As Ms. Wickstrom reviewed aid awards last month, she was bracing for a deluge of phone calls and visits, given that people have lost jobs and that assets have lost value (one dad simply noted on his electronic submission “bad timing on real estate investment,” by way of explaining why the home he owned had a value of $0).
Last year, Ms. Wickstrom says, 600 families appealed their aid awards. “We changed awards on at least half,” she adds, noting increases ranged from $500 to $2,000. At some colleges, of course — and particularly this year when more are worried about getting enough students to enroll — haggling over the financial aid award is practically part of the process.
Here, such an approach (even if you keep your temper in check) might be greeted with polite dismissal. “We don’t bargain at all if they say, ‘I got $20,000 from N.Y.U., can you match this?’ ” Ms. Wickstrom says. “Our answer is, ‘Have you had changes in your circumstances that we didn’t know about when you applied?’ ”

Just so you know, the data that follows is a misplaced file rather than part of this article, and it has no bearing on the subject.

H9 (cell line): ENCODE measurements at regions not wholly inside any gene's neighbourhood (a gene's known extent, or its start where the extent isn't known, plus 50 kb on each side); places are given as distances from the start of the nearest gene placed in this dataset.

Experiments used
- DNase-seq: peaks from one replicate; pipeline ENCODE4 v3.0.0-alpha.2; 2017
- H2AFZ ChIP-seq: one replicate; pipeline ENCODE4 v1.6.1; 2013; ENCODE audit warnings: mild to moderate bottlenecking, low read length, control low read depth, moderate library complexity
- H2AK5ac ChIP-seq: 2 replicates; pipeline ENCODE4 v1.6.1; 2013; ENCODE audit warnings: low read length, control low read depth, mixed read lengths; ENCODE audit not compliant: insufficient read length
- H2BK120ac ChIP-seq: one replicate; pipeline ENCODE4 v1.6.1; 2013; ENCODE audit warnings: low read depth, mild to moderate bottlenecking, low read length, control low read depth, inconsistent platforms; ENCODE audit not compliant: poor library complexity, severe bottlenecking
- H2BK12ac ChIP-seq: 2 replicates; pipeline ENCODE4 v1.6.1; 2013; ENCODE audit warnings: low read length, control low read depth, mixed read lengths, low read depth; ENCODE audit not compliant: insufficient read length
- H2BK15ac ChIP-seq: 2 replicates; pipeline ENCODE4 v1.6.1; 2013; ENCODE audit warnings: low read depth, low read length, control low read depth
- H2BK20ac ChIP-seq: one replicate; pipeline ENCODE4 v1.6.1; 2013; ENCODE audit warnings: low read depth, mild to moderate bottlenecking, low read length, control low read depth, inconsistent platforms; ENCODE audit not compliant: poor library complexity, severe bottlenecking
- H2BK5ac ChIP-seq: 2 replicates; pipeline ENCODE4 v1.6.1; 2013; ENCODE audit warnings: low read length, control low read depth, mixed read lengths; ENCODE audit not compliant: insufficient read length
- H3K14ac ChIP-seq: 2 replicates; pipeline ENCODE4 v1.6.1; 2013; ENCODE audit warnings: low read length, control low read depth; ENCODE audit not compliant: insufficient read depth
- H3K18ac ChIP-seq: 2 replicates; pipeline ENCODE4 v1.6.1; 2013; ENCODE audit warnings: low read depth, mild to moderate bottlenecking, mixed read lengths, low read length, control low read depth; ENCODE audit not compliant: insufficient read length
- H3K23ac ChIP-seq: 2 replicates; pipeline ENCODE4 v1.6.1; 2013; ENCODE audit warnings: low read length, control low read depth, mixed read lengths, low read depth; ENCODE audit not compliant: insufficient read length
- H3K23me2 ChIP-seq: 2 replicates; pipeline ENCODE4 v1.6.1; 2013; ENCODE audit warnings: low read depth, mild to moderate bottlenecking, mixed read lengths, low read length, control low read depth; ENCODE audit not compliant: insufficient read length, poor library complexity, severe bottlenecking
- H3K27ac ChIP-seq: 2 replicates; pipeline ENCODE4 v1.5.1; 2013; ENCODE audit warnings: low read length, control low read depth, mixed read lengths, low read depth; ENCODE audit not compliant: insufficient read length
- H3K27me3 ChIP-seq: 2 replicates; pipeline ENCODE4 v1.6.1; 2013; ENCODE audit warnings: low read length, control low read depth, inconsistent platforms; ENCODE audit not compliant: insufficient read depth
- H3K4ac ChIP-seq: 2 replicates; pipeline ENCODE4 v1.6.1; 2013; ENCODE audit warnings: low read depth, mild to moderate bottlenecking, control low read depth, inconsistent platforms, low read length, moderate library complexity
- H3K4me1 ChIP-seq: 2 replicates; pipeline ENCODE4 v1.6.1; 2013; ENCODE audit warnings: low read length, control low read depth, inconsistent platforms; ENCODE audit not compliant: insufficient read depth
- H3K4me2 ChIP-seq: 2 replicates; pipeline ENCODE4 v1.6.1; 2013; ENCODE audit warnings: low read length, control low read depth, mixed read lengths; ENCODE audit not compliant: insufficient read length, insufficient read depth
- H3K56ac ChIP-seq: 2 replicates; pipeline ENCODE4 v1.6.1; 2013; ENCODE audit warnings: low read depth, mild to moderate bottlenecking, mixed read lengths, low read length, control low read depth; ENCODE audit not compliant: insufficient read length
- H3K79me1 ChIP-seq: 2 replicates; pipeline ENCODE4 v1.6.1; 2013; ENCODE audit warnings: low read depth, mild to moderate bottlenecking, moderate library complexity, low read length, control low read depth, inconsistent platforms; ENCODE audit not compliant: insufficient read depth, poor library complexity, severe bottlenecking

That B.U. costs a lot to attend is a fact it doesn’t hide. Ms. Wickstrom says some families express frustration that government loans don’t cover costs. “One of the questions we get a lot is, ‘Do you expect me to pay out of my pocket?’ ” The answer is yes.
That’s why Dr. Pohl, whose very job overseeing both admissions and financial aid is to get people excited about attending, wants families to reflect before they commit. She reaches for a hot half-caff coffee (in a rinsed-out plastic Pepsi bottle, a green effort, she says, and yep, she had the same bottle at a meeting weeks earlier) and says: “I am a big B.U. fan, and I think there is a lot B.U. offers. But it is not for everybody in terms of academics and being in a big city. And it’s not for everybody in terms of cost if it means your family will be destitute if you go here.”
Laura Pappano’s book “Playing With the Boys: Why Separate Is Not Equal in Sports,” written with Eileen McDonagh, will be published in paperback in June.
The original article can be found at: www.nytimes.com